In association with hhdlstudycirclemontreal.org

Archive for February, 2019

School Strike for Climate Change

This week’s inspiring video: School Strike for Climate Change
Having trouble reading this mail? View it in your browser. Not interested anymore? Unsubscribe
KarmaTube.org

Video of the Week

Feb 28, 2019
School Strike for Climate Change

School Strike for Climate Change

At a young age, Greta Thunberg realized that all of the facts and solutions about how to stop climate change are known. But why aren’t we applying this knowledge in order to make a difference? At age 15, Greta started a school strike outside the Swedish Parliament. While many people tell her that she should be in school or that she should study to be a climate scientist, Greta believes that if nobody does anything to stop climate change now, studying for her future will be a waste of time. She is doing what she can to bring attention to this crisis, and has inspired students around the world to take action for the planet.
Watch Video Now Share: Email Twitter FaceBook

Related KarmaTube Videos

Smile Big
Meditate
Live It Up
Serve All

Everybody Can Be Great, Martin Luther King, Jr.

Kindness Boomerang

The Girl Who Silenced the World at the UN

A 23 Year Old Mother of 30

About KarmaTube:
KarmaTube is a collection of inspiring videos accompanied by simple actions every viewer can take. We invite you to get involved.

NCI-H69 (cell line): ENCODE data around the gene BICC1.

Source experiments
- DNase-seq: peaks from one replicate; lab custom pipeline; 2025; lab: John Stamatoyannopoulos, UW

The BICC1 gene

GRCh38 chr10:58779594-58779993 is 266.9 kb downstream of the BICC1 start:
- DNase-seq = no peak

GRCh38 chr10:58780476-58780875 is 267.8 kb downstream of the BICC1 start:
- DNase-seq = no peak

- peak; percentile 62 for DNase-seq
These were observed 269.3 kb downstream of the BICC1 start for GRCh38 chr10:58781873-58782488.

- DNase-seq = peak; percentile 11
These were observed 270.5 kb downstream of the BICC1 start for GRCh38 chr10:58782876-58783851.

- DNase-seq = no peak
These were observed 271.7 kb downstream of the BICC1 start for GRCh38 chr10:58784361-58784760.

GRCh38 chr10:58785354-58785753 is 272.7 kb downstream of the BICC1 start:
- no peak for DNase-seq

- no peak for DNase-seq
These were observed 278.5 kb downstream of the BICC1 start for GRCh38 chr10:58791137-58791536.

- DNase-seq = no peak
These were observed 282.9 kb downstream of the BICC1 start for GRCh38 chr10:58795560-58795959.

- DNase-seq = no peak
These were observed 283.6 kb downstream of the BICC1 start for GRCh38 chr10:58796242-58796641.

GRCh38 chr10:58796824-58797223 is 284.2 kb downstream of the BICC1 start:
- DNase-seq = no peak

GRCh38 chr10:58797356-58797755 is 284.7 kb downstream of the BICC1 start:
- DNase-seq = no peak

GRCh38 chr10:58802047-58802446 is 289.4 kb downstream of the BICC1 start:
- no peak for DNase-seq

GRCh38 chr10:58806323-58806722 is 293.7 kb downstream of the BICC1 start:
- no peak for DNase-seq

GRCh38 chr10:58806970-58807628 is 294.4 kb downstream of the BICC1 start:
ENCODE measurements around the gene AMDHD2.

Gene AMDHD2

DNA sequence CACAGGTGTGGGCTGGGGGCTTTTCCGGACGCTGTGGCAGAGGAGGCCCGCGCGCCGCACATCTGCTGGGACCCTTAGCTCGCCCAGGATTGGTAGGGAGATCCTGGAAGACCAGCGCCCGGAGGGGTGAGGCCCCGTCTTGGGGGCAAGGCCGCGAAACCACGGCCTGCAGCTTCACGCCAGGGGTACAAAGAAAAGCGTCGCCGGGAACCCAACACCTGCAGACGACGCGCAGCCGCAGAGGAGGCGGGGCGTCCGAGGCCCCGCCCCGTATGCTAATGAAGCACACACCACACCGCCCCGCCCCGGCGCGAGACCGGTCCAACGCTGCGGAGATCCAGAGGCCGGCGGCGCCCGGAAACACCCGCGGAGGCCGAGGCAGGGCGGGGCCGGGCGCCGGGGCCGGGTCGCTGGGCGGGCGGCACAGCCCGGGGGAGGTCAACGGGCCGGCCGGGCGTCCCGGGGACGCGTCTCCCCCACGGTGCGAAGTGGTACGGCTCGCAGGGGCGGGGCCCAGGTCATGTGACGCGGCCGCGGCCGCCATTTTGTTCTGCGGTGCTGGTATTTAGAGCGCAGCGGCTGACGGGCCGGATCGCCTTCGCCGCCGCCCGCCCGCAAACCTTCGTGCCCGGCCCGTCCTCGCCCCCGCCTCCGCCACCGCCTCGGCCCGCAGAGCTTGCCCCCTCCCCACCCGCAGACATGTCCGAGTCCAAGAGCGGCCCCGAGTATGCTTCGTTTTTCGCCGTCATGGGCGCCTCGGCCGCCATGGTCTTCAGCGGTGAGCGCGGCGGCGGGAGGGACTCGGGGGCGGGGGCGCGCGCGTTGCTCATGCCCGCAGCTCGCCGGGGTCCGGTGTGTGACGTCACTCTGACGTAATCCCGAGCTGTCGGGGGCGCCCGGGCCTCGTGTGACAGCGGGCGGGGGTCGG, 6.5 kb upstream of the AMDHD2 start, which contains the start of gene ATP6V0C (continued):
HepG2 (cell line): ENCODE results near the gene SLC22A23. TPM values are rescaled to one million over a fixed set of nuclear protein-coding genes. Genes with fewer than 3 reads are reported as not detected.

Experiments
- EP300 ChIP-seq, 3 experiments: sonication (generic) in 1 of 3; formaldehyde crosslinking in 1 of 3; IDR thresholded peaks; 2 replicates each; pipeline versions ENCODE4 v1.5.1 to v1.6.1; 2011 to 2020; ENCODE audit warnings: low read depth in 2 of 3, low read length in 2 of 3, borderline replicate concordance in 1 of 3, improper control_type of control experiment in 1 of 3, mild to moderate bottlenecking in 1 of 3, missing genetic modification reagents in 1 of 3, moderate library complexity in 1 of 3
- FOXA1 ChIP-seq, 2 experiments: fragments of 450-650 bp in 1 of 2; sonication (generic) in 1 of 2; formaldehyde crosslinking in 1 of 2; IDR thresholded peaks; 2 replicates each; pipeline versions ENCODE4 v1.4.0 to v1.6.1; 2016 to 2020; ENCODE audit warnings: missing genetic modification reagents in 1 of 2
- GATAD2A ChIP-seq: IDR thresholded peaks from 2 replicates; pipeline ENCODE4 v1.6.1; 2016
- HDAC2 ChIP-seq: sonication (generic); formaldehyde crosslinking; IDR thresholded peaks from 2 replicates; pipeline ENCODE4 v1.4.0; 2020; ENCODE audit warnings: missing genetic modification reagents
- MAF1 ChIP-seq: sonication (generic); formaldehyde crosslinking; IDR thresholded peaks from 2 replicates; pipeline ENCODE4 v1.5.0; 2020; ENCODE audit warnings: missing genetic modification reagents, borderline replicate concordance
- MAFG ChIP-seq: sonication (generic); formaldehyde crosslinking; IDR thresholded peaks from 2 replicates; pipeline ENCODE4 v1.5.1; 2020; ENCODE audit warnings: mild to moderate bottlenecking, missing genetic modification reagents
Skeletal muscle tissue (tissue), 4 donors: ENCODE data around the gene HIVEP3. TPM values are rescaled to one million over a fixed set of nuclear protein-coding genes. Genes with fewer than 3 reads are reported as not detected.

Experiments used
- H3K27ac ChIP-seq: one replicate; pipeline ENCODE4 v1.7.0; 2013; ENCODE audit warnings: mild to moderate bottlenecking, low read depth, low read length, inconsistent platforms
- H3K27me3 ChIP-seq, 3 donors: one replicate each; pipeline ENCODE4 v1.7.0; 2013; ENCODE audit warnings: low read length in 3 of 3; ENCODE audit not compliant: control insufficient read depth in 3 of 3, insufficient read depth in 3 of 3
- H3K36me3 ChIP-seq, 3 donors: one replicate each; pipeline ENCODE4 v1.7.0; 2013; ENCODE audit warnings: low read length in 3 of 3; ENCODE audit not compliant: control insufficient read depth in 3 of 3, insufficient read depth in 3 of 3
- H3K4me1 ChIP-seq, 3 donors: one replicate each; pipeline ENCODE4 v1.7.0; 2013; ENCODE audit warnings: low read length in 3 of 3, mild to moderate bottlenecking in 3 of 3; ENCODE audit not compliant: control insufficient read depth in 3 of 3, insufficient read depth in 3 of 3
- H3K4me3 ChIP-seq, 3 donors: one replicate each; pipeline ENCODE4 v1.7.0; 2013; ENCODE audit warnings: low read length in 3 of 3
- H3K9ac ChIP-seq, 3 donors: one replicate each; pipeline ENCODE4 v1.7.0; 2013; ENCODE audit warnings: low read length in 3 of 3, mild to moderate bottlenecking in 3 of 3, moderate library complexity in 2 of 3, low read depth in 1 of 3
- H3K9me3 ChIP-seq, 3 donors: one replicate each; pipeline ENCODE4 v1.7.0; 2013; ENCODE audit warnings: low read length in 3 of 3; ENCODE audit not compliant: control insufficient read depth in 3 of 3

Other ServiceSpace Projects:

DailyGood // Conversations // iJourney // HelpOthers

MovedByLove // CF Sites // Karma Kitchen // More

Thank you for helping us spread the good. This newsletter now reaches 69,274 subscribers.

Into the Middle of Nowhere

You’re receiving this email because you are a DailyGood subscriber.
Trouble Viewing? On a mobile? Just click here. Not interested anymore? Unsubscribe.
DailyGood News That Inspires

February 28, 2019

a project of ServiceSpace

Into the Middle of Nowhere

The clearest way into the Universe is through a forest wilderness.

– John Muir –

Into the Middle of Nowhere

Imaginations run wild in this touching video of young children as they explore their surroundings at an outdoor nursery in Scotland. With admirable patience and unwavering deliberation, they build an aeroplane and travel the world without ever leaving the ground. Press play to witness the human mind’s capacity for creativity, connection, and joy of discovery. { read more }

Be The Change

Ditch your devices and go for a hike. Revel in the sights, sounds, and smells that surround you.

COMMENT | RATE Email Twitter FaceBook

Related Good News

Smile Big
Love Freely
Meditate
Give Back

What It Means to Hold Space & 8 Tips to Do it Well

One Teacher’s Brilliant response to Columbine

When Someone Threw Coffee at My Face

6 Habits of Hope

Smile Big
Love Freely
Meditate
Give Back

The Axis & the Sycamore

Life is the Network Not the Self

The Life of Death

Last Lecture

DailyGood is a volunteer-run initiative that delivers “good news” to 244,944 subscribers. There are many ways to help. To unsubscribe, click here.